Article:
Can they arrest my brother on my sister’s word only? - Criminal Law Legal Blogs Posted by William R. Pelger - Lawyers.com

Can they arrest my brother on my sister’s word only?

Q: My brother had a warrant for
questioning but when he got there they arrested him without any charges and no
priors. Basically, my brother got taken in for questioning because my sister
said when she was 4 (he was 9) that she was assaulted (she told her
psychiatrist. My sister in is 16 now and he is 22. She has a diagnosis of
schizophrenia. However, she said she wasn’t really sure it was him. The shrink
told CYF and then CYF told the DA. The sex crimes detective wasn’t hearing that
she wasn’t sure who it was and put out a warrant for our brother arrest. He has
no priors, clean record and he is a college kid. When he turned himself in they
lied and arrested him when he got there. My sister also thinks that it was our
uncle that assaulted her (he assaulted me as well when I was 4 but now I’m 32).
So, why did they arrest our brother without evidence? Why did the shrink say it
was him when, until now, we weren’t sure? Is this legal? (White Oak, PA)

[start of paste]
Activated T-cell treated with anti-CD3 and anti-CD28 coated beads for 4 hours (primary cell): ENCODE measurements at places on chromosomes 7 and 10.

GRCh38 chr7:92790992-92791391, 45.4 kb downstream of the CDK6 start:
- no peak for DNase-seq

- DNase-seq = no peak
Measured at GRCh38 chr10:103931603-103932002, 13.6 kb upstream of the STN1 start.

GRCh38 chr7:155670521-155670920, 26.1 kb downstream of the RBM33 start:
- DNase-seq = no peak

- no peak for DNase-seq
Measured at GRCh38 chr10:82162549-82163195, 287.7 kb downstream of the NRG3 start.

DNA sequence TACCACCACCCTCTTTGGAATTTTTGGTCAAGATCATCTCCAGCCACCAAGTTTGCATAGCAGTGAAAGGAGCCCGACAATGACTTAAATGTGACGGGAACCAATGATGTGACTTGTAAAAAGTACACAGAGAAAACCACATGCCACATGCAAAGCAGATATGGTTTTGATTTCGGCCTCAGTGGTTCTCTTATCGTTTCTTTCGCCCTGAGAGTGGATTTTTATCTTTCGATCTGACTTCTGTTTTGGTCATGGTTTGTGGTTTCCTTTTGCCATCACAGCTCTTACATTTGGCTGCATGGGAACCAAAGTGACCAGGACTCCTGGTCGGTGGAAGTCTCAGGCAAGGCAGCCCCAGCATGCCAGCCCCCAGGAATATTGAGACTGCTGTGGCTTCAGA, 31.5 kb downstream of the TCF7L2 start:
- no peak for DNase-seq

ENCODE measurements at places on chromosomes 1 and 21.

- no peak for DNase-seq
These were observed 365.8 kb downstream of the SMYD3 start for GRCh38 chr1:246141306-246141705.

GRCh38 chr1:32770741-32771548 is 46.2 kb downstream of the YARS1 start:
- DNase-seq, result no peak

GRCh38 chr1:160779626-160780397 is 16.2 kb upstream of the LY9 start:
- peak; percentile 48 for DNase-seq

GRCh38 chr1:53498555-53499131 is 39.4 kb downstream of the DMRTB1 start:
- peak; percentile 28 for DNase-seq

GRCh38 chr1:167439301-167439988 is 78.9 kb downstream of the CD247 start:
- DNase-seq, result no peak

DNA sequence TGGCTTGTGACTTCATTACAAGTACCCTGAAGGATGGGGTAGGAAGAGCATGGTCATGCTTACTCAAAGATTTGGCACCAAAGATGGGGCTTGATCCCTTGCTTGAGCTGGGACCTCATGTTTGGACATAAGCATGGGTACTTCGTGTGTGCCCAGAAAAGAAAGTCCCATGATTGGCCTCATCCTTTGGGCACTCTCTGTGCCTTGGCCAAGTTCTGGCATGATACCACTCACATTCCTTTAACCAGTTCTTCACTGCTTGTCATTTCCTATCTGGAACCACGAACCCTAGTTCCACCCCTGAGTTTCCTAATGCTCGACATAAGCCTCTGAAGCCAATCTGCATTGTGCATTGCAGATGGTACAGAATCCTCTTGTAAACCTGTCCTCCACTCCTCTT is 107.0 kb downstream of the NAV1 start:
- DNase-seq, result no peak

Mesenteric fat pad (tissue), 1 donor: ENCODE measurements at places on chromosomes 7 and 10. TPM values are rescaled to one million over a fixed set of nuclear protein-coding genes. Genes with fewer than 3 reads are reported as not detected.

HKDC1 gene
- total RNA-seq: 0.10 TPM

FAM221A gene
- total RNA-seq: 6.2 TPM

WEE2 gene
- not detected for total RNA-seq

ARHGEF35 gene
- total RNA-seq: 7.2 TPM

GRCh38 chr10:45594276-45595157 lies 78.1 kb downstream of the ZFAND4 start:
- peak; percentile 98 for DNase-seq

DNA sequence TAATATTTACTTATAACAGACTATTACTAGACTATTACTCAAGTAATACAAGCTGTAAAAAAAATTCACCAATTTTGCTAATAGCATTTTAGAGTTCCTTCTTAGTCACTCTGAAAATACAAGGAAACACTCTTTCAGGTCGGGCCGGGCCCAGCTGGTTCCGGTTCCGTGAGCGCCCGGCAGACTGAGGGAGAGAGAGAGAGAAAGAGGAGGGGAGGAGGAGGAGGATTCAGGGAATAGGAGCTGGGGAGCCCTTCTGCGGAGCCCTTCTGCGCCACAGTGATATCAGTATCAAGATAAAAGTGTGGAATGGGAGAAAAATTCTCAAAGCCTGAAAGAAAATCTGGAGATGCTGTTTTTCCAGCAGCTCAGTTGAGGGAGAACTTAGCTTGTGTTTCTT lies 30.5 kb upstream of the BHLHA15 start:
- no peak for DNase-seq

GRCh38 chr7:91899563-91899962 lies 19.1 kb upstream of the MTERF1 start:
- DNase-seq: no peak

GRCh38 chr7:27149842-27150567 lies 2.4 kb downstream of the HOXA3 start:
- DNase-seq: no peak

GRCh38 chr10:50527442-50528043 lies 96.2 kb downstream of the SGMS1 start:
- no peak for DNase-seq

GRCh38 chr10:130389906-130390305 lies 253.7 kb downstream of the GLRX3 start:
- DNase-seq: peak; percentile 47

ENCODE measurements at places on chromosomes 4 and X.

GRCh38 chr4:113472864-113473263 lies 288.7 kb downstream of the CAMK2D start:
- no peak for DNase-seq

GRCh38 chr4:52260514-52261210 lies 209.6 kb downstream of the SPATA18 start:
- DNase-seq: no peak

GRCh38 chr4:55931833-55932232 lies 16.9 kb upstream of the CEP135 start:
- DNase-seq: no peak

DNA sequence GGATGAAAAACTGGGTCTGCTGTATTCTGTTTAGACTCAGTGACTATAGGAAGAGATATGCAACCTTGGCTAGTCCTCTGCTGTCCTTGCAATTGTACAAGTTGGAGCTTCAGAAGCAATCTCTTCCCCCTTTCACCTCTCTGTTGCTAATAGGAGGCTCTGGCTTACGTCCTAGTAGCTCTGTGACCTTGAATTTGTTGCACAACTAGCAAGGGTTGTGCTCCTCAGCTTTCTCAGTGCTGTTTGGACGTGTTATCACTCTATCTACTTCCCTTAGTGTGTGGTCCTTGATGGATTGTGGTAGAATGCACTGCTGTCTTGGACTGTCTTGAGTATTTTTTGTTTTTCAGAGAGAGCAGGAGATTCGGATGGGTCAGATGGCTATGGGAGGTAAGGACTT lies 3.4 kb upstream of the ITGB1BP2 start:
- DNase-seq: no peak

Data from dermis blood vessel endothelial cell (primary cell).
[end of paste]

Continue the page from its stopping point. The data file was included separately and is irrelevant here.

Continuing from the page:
A: Unfortunately, your brother’s arrest is probably legal
which doesn’t mean he is guilty or will be convicted ultimately. The police can use trickery and deception to entice
people to come into the police station and arrest them. Plus, a person can be
arrested solely on the word of another person, if the police believe, or at
least say they believe the person. You really shouldn’t be talking about this
on the internet, and your brother most definitely needs a lawyer, now. He and
his lawyer need to keep track of your sister’s inconsistent statements in the
early stages here before the police can clean them up or discard the one that
does not match whichever suspect they choose to target. In fact, your sister
may want to at least talk to a lawyer given her inconsistent statements.
Lastly, your uncle should seek counsel, needless to say. This sort of thing
happens more frequently than you think. I think given the passage of time, your
brother’s age at the time and your sister’s inconsistent memory, this matter is
defensible. In my opinion it really should be resolved outside of court.

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William R. Pelger

Licensed since 1987

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William R. Pelger

Licensed since 1987

Member at firm Pelger Law

AWARDS

Champion Badge Silver

RECENT POSTS